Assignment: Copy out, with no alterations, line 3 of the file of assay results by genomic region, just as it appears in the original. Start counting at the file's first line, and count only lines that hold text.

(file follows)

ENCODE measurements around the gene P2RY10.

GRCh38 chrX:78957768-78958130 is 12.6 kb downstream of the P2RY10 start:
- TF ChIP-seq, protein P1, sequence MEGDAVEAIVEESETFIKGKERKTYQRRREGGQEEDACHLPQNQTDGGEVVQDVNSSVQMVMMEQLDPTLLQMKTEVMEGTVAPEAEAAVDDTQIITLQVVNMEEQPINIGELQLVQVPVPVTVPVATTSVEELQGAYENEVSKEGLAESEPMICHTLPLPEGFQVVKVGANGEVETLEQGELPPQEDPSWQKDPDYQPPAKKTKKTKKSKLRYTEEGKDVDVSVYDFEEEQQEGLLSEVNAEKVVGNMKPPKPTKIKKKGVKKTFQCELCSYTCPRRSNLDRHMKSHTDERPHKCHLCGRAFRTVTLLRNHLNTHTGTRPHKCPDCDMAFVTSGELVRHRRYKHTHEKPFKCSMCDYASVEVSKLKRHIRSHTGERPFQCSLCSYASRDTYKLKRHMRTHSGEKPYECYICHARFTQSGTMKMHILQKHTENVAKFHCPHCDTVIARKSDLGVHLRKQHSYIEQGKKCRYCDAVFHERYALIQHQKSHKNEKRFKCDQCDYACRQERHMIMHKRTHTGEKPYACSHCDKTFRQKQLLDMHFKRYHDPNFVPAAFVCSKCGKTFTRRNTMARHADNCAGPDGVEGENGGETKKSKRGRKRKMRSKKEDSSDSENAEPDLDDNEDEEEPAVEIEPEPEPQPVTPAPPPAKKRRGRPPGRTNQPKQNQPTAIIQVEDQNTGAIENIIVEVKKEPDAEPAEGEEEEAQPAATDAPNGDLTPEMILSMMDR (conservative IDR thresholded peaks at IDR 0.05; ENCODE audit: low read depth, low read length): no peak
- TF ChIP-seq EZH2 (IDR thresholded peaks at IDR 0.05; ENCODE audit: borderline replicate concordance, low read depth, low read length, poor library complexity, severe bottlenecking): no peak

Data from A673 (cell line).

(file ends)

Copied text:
- TF ChIP-seq, protein P1, sequence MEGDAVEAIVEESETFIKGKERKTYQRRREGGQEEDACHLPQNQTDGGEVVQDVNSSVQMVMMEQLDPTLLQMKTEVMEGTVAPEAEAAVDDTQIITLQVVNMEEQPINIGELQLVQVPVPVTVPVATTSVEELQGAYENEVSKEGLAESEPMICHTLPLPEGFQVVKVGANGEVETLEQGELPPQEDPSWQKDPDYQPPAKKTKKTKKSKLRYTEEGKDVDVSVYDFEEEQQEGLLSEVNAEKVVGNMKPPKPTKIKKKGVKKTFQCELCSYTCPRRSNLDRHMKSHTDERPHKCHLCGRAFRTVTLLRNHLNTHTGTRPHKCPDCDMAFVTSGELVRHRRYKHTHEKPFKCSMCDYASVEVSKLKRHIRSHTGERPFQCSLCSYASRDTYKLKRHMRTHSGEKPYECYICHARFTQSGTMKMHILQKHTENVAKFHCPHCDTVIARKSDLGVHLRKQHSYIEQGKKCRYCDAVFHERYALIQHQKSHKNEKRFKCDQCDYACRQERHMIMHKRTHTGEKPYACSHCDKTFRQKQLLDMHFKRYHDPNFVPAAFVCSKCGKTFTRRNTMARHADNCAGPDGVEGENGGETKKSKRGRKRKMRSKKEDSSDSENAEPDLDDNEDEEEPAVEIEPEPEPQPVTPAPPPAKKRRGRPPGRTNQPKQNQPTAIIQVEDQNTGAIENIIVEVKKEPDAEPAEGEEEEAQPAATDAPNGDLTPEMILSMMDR (conservative IDR thresholded peaks at IDR 0.05; ENCODE audit: low read depth, low read length): no peak